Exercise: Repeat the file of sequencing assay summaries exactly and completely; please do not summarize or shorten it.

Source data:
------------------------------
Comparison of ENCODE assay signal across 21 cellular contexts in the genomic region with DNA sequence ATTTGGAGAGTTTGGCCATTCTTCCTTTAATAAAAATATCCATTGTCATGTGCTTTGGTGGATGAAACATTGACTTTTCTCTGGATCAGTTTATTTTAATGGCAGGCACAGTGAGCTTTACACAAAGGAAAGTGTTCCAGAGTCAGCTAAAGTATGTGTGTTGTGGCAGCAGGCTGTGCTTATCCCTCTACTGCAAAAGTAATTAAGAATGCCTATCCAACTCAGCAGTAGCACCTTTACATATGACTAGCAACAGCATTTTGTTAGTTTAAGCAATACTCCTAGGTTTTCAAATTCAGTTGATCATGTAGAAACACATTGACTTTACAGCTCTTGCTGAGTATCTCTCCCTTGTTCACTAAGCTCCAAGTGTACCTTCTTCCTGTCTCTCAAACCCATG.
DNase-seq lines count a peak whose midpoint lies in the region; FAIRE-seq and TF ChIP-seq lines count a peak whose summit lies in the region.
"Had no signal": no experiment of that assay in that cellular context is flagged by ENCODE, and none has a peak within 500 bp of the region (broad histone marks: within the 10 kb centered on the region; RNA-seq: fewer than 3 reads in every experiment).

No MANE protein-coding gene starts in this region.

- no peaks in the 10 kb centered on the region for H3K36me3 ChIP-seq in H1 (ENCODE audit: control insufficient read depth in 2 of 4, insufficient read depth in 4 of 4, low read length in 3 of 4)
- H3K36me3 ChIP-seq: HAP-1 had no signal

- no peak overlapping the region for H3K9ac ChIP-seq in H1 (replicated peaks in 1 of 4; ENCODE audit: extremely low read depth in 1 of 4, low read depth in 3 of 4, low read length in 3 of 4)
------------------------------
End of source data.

Comparison of ENCODE assay signal across 21 cellular contexts in the genomic region with DNA sequence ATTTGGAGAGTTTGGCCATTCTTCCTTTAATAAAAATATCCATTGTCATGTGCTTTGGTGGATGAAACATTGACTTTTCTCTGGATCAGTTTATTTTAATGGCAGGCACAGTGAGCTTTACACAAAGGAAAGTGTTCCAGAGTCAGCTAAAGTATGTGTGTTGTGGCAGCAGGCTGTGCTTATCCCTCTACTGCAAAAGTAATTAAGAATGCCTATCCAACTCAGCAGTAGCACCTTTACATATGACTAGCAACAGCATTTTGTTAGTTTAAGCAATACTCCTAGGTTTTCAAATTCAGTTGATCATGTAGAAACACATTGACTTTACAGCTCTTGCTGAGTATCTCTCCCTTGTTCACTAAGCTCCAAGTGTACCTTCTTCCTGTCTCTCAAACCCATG.
DNase-seq lines count a peak whose midpoint lies in the region; FAIRE-seq and TF ChIP-seq lines count a peak whose summit lies in the region.
"Had no signal": no experiment of that assay in that cellular context is flagged by ENCODE, and none has a peak within 500 bp of the region (broad histone marks: within the 10 kb centered on the region; RNA-seq: fewer than 3 reads in every experiment).

No MANE protein-coding gene starts in this region.

- no peaks in the 10 kb centered on the region for H3K36me3 ChIP-seq in H1 (ENCODE audit: control insufficient read depth in 2 of 4, insufficient read depth in 4 of 4, low read length in 3 of 4)
- H3K36me3 ChIP-seq: HAP-1 had no signal

- no peak overlapping the region for H3K9ac ChIP-seq in H1 (replicated peaks in 1 of 4; ENCODE audit: extremely low read depth in 1 of 4, low read depth in 3 of 4, low read length in 3 of 4)